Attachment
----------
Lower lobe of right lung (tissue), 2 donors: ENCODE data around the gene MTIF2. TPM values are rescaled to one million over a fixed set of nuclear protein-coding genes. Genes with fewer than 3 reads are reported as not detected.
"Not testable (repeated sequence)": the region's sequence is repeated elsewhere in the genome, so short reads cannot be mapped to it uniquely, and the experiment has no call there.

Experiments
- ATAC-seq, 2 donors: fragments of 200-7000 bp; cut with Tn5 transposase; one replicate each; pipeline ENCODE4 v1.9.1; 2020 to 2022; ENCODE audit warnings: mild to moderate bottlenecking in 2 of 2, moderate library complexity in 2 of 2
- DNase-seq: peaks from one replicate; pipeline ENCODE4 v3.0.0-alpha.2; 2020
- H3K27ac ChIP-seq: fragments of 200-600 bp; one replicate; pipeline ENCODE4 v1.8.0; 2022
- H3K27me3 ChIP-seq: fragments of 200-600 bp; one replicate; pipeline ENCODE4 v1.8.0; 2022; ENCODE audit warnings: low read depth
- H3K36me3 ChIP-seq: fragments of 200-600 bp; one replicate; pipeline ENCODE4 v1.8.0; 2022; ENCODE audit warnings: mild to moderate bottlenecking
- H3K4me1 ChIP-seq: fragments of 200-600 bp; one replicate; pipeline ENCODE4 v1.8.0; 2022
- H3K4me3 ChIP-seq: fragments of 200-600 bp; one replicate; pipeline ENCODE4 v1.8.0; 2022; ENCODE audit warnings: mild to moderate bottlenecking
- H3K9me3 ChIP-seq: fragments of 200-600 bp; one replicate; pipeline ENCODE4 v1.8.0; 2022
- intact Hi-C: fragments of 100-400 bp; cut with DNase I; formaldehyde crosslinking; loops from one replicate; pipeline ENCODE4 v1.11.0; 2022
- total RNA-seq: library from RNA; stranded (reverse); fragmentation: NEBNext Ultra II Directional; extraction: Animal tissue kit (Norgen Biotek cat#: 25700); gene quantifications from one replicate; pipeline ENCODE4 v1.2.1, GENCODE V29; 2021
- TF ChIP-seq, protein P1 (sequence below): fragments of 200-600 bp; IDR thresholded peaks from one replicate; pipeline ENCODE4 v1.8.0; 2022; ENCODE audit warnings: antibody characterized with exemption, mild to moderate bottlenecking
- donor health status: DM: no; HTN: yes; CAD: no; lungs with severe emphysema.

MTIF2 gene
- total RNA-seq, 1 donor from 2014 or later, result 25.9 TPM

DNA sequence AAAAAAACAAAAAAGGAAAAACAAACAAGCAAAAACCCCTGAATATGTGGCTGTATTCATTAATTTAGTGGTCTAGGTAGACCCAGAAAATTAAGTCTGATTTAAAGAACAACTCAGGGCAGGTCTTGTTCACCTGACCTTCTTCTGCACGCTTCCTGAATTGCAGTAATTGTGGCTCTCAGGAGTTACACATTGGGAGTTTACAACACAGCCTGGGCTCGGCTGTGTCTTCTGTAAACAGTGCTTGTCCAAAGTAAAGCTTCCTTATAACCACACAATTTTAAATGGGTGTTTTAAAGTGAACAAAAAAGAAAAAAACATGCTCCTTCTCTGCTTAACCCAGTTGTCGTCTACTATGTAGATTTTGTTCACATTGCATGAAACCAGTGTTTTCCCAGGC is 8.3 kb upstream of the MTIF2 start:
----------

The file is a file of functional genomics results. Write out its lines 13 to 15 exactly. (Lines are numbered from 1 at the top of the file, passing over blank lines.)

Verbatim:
- total RNA-seq: library from RNA; stranded (reverse); fragmentation: NEBNext Ultra II Directional; extraction: Animal tissue kit (Norgen Biotek cat#: 25700); gene quantifications from one replicate; pipeline ENCODE4 v1.2.1, GENCODE V29; 2021
- TF ChIP-seq, protein P1 (sequence below): fragments of 200-600 bp; IDR thresholded peaks from one replicate; pipeline ENCODE4 v1.8.0; 2022; ENCODE audit warnings: antibody characterized with exemption, mild to moderate bottlenecking
- donor health status: DM: no; HTN: yes; CAD: no; lungs with severe emphysema.